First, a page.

In 2021, 67 per cent of our direct potatoes were sourced sustainably through over 40 demonstration farms in AMESA. Hundred per cent of the palm oil we sourced in 2021 is RSPO certified. Since 2018, PepsiCo Foundation has invested $5.5m in the AMESA region, distributing meals to over 30 million people. Programmes like the UN’s World Food Programme, Sub Saharan Africa’s Pioneer Foods School Breakfast Programme and other local initiatives are helping PepsiCo in AMESA close the gap in food insecurity.

We hear you are attending COP27. What are you most looking forward to?
The upcoming months are particularly exciting for AMESA with the COP27 being held in Egypt. Climate change impacts and its increasing vulnerability on food systems is felt even more in the African continent. I believe that the ‘Africa COP’ presents a golden opportunity for us as a region to champion the climate change agenda by sharing best practices and driving concrete action that extends beyond the COP. I am proud of our marquee regenerative agriculture initiatives as well as food and water security programmes in Egypt and Sub-Saharan Africa that are transforming lives making them stronger, better, healthier, and empowered.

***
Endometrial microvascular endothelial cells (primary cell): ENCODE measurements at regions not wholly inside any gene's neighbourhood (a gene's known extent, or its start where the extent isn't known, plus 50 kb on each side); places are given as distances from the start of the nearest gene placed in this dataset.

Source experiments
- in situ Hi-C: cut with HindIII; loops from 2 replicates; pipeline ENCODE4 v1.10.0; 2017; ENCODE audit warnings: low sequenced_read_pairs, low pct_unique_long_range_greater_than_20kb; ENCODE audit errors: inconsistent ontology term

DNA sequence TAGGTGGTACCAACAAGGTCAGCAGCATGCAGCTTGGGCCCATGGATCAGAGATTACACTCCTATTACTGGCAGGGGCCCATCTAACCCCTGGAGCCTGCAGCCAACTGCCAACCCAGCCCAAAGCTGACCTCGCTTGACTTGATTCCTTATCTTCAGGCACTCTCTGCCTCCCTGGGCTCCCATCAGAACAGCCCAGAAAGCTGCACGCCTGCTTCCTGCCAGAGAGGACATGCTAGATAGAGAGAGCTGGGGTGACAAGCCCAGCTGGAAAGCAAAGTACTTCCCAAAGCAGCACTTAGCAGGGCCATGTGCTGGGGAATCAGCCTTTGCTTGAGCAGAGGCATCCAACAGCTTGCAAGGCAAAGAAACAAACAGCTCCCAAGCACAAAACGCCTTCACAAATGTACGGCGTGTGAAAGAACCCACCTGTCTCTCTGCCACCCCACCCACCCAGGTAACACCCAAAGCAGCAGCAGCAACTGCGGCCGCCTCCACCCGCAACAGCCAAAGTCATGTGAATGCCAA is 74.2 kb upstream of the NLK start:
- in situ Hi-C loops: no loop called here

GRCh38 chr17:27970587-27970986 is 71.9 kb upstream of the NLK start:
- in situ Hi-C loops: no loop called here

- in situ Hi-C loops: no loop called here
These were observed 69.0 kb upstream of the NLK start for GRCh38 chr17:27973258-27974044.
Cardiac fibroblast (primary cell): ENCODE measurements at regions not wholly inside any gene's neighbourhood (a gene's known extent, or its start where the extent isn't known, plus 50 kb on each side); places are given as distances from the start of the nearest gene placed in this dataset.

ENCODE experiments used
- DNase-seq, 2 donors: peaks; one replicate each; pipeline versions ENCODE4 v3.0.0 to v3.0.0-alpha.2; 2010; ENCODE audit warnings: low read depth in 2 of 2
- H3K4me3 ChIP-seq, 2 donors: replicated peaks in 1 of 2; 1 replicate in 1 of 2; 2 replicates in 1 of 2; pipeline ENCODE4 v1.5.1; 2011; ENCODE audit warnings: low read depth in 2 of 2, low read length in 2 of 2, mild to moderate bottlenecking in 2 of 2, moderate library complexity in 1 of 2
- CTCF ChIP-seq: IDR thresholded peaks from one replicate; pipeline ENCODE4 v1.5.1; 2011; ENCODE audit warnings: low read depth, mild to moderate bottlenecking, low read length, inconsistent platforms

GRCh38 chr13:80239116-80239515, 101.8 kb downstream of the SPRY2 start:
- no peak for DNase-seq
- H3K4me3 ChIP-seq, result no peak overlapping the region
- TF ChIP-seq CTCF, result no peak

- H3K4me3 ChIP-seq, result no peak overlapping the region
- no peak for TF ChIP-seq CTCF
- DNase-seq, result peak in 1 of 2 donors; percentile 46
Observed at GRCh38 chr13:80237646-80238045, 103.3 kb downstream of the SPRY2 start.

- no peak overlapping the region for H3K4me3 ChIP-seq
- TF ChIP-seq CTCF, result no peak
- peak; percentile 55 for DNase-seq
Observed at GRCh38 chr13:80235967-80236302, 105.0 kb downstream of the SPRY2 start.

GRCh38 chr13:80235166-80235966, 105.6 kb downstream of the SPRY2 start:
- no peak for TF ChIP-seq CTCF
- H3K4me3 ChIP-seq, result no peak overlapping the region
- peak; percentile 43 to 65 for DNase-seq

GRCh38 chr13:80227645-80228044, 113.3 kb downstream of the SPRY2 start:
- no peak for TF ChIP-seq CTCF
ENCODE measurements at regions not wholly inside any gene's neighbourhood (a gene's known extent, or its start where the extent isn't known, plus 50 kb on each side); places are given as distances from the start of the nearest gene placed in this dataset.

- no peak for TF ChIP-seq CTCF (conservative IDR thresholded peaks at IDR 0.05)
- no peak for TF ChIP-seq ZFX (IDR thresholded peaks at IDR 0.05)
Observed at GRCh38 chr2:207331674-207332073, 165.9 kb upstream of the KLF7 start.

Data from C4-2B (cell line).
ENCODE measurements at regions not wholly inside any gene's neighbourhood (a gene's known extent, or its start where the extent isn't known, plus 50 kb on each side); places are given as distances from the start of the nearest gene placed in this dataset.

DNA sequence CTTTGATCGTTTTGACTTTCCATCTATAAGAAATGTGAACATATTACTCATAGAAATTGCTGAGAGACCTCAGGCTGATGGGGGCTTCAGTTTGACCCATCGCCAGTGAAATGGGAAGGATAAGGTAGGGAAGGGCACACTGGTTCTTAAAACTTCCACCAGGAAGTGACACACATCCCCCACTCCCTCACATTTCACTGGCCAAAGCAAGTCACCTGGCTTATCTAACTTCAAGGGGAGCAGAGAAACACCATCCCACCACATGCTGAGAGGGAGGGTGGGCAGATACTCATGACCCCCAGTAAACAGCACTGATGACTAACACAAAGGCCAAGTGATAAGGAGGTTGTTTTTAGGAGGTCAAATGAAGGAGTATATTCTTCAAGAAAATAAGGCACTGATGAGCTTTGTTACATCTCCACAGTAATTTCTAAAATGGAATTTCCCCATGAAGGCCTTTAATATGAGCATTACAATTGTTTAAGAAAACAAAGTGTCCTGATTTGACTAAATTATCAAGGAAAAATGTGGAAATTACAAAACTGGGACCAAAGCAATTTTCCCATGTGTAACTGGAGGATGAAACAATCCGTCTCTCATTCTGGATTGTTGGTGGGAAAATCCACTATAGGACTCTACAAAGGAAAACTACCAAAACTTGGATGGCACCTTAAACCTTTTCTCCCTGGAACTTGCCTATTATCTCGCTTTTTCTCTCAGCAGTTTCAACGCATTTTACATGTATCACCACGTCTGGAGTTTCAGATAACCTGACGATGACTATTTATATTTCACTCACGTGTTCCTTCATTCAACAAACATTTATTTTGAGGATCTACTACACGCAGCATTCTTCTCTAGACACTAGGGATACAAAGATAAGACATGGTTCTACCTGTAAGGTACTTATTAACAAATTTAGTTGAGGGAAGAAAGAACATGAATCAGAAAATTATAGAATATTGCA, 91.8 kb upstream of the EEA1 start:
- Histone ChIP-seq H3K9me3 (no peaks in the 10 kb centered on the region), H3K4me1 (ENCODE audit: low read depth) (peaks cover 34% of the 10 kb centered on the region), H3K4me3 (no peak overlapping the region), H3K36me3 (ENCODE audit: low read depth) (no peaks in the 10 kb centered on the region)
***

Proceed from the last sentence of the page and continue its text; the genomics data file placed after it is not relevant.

With our plans to mobilise sustainable innovation and entrepreneurship, we believe that COP27 will serve as a key moment to lift the region’s profile as a global leader in sustainability and green economic transformation.

Throwing light on the critical food-water-energy nexus, we understand that agriculture is the focal point of your sustainability efforts. What has been your approach to water and energy?